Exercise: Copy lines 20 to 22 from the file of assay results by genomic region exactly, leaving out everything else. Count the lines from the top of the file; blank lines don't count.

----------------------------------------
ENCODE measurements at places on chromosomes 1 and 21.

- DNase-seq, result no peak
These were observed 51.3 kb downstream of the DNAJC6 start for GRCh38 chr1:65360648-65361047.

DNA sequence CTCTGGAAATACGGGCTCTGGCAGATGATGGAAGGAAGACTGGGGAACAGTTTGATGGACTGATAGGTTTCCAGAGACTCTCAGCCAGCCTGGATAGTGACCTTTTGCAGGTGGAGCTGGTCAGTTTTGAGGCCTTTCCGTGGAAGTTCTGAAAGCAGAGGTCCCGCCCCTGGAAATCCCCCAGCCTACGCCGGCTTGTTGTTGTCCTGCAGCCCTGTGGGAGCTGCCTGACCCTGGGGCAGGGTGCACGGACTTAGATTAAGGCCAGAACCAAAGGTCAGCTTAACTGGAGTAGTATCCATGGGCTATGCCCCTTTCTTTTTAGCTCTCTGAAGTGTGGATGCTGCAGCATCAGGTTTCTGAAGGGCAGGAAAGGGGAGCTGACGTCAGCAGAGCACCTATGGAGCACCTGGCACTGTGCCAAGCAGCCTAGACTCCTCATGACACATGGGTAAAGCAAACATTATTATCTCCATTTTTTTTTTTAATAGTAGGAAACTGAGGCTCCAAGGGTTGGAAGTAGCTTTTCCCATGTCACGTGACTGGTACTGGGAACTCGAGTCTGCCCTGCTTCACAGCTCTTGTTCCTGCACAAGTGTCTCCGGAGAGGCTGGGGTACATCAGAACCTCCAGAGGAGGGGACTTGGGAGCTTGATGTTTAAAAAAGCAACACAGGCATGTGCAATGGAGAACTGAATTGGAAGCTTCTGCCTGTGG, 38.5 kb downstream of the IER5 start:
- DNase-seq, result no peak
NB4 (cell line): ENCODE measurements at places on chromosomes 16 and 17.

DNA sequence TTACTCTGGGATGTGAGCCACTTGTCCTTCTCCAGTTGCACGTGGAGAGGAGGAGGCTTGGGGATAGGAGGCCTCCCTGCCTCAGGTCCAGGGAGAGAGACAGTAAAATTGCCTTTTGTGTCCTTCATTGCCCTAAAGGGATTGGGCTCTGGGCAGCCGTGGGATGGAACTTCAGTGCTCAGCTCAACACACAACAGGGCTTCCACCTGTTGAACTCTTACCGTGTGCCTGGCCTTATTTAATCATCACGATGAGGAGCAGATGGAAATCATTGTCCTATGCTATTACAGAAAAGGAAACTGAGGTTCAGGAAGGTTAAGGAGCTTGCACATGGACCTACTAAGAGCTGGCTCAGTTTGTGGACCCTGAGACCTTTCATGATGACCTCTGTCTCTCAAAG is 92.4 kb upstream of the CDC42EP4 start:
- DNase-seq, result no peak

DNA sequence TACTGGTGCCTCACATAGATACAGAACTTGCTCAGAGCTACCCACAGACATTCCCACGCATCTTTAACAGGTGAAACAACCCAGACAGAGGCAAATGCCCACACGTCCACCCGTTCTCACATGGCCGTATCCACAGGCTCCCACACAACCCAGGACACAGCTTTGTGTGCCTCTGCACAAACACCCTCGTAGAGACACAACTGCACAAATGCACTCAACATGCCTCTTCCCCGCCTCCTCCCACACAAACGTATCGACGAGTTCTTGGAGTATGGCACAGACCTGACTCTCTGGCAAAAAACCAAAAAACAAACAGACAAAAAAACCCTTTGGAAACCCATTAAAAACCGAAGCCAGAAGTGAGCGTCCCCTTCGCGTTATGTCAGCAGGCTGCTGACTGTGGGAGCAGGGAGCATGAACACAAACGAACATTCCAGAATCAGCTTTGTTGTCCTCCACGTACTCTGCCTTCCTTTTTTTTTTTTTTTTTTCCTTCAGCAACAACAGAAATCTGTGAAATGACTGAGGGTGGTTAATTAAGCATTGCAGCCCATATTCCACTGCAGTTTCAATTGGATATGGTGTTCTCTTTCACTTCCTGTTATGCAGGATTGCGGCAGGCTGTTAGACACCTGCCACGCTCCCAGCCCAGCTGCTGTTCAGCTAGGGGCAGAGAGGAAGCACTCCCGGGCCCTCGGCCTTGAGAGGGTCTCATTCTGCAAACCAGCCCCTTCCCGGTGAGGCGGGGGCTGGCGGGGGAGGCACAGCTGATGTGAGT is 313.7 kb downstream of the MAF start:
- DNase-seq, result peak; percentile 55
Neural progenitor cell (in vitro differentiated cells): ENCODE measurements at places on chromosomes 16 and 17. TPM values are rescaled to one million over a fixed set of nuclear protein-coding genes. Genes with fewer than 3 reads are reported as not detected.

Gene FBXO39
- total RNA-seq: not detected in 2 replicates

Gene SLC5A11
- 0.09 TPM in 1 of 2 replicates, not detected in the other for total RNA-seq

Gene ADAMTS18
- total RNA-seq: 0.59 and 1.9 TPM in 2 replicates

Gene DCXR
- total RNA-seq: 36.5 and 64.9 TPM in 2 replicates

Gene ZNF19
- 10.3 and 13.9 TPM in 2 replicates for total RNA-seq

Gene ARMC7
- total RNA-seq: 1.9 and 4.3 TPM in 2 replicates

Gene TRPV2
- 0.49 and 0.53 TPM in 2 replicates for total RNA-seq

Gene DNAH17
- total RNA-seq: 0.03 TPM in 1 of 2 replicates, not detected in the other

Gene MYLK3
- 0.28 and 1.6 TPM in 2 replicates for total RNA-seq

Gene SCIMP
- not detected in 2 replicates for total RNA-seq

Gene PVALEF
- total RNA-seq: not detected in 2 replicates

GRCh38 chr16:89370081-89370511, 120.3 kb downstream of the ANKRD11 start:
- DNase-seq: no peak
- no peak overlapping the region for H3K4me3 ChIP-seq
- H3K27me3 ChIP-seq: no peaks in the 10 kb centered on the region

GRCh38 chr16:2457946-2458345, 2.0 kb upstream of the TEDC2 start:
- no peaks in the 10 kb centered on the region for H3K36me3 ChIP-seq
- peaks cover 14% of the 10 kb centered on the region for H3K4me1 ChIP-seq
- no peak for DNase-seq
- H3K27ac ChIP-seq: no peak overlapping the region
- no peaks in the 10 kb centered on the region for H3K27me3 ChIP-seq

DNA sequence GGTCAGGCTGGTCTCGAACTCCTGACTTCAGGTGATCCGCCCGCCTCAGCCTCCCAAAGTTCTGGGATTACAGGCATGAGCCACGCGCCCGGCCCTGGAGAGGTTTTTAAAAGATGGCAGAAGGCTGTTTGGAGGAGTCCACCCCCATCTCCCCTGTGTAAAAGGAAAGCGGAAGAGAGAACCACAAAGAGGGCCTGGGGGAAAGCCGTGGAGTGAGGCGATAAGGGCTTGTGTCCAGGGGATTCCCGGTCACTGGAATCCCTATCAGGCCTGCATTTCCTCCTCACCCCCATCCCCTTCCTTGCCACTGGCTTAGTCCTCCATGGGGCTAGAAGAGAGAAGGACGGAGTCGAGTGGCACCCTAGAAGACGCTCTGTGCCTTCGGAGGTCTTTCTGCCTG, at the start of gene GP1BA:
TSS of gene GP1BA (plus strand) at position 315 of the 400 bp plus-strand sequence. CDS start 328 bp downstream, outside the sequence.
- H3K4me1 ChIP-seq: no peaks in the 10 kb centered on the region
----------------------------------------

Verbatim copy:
Gene ZNF19
- 10.3 and 13.9 TPM in 2 replicates for total RNA-seq

Gene ARMC7